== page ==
Coming into ILR as a sophomore transfer, I didn’t think that I would have the ability to study abroad and receive ILR credit. I thought that when I transferred to Cornell that my dreams to study abroad were crushed. Shortly into my first year at Cornell, I learned about the ILR/UCD Semester in Dublin program and I knew I had to apply. I applied as soon as I could and I never regretted my decision to study in Dublin the fall of my junior year. My time spent studying at UCD was one of the best experiences of my college career.
I chose to live on campus in the Belgrove Residences. I was able to walk to class, go to the free gym, have access to the on-campus library, and not have to worry about commuting to campus by bus. Also, most clubs are located on campus, which makes living on campus convenient if you want to get involved and meet Irish students. I lived with two random roommates in my co-ed apartment style suite: one male Irish Freshman from County Carlow and one male Chinese study abroad student from Shanghai.
The required classes are intellectually stimulating and introduce students to labor relations in a European setting. European Industrial Relations and Human Resources focuses on labor issues faced within the European Union. Our class was fortunate enough to visit Brussels, which was one of the many highlights of my time at UCD. In Multinationals: Managing People, there were multiple guest speakers, from all different backgrounds, who discussed different management styles and issues that occur in multinational companies looking to operate in foreign countries. The class consists of visits to a variety of non-Irish multinationals that operate in Ireland. For example, our class visited Shannon Aerospace (a subsidiary of Lufthansa) and Leo Pharma (a Danish pharmaceutical company). The Irish History class is made up of a variety of American students studying abroad at UCD. This class also offers trips to places such as the National Museum of Ireland in Dublin and the Parliament Buildings in Belfast.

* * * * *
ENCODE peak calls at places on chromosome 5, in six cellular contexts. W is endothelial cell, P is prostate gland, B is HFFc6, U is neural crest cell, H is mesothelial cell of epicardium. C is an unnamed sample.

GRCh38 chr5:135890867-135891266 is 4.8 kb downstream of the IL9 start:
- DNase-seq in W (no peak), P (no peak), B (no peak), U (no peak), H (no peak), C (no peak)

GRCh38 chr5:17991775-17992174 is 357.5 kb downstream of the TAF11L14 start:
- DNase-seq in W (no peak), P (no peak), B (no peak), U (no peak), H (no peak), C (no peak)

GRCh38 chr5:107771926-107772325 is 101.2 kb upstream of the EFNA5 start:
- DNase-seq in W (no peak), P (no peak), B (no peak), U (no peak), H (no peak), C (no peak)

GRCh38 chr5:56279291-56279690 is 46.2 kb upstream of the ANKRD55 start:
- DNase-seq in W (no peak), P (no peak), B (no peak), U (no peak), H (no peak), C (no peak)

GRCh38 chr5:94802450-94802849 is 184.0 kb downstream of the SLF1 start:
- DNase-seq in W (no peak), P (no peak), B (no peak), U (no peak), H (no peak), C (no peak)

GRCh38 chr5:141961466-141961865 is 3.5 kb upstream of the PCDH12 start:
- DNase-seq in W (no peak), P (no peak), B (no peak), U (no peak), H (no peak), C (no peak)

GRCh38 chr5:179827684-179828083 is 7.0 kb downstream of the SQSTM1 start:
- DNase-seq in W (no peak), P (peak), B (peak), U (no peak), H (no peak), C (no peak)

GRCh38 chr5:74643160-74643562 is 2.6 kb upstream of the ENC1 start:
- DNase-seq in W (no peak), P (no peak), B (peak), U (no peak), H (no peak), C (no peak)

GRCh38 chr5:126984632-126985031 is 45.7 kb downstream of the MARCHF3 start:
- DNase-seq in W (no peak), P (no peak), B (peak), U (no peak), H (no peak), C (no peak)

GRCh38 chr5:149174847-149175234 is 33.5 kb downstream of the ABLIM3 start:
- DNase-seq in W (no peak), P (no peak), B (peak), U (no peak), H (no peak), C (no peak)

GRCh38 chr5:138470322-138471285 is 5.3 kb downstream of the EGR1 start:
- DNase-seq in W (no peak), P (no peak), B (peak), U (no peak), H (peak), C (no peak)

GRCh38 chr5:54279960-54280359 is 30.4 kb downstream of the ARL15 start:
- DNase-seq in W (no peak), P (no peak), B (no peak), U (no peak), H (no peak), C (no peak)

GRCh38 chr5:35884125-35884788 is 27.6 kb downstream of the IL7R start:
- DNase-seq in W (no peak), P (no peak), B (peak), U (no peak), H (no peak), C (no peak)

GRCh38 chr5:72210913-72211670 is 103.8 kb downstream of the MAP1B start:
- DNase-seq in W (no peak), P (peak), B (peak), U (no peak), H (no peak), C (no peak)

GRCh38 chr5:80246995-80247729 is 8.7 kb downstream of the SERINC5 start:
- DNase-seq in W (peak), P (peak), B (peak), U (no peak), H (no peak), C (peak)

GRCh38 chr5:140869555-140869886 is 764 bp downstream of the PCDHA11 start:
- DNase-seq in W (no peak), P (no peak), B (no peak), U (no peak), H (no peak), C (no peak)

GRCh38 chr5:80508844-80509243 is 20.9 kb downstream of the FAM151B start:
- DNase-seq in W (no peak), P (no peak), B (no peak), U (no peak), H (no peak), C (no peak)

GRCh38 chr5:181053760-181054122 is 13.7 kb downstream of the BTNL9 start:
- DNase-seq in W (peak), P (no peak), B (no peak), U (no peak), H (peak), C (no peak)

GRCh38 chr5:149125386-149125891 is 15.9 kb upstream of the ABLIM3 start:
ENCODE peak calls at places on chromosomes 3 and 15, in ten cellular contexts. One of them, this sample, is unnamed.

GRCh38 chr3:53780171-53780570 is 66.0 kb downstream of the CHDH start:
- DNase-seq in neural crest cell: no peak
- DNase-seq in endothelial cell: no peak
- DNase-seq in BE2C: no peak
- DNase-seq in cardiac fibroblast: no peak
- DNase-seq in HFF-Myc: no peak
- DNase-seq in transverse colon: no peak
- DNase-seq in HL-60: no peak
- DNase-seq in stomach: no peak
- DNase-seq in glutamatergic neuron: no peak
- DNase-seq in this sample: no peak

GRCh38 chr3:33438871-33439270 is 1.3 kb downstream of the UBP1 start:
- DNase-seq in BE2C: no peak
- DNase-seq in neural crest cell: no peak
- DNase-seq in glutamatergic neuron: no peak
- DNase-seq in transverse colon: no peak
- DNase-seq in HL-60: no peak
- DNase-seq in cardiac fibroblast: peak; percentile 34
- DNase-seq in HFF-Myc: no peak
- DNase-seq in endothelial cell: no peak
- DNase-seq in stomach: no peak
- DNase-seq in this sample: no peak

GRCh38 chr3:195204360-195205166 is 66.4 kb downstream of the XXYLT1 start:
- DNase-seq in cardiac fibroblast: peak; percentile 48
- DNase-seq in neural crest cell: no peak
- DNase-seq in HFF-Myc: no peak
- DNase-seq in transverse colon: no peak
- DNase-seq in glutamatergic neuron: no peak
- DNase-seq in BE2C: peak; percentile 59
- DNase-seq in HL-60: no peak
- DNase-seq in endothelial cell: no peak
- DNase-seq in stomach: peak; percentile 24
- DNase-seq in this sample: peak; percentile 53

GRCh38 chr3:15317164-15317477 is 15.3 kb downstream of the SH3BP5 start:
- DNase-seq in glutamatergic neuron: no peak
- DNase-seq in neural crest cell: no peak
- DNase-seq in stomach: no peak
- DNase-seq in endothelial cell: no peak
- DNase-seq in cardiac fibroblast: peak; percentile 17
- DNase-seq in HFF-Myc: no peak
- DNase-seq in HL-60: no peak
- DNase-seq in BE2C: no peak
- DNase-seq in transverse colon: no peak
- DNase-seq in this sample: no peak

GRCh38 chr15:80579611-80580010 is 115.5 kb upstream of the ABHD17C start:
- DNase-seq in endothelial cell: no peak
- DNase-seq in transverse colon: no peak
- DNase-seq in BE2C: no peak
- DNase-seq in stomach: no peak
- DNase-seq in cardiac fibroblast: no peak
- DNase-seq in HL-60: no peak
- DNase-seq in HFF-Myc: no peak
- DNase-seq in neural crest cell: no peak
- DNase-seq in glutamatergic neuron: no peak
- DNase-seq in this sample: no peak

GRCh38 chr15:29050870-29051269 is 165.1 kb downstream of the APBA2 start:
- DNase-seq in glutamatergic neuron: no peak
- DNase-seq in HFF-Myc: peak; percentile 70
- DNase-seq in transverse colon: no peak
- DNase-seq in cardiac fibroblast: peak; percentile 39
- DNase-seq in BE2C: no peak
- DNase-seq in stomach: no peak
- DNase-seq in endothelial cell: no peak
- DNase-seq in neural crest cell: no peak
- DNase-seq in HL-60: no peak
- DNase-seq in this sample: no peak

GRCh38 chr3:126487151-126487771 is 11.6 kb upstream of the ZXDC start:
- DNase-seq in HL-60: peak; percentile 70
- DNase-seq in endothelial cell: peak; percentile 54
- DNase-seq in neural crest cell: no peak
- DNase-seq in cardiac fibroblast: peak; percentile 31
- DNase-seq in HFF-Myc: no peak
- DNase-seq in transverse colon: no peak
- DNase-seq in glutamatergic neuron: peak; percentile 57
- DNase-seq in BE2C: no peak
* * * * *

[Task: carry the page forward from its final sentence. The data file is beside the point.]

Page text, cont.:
The classes are made up of Irish and international students, and consist of group projects, presentations and individual assignments. Most classes at UCD are assessed by a few assignments that are worth a substantial amount of your grade. For example, my elective course that fulfilled my upper level Economics course requirement, Public Policy, consisted of a midterm (20%) and a final (80%).
My biggest suggestion to anyone considering participating in this program is to get involved. The Irish friends that I made within the university’s clubs made my time at UCD the absolute best. I chose to get involved in softball, a sport I had never participated in other than high school gym class. We went on multiple trips, including a weekend trip to Galway. Take chances and put yourself out there. Irish people are warm and welcoming and will want to get to know you.
This program is perfect for students looking to gain international experience in labor relations. The education I received at the ILR School is enhanced by my time spent in Dublin at UCD.
- Bridget Bugliari, UCD Fall 2012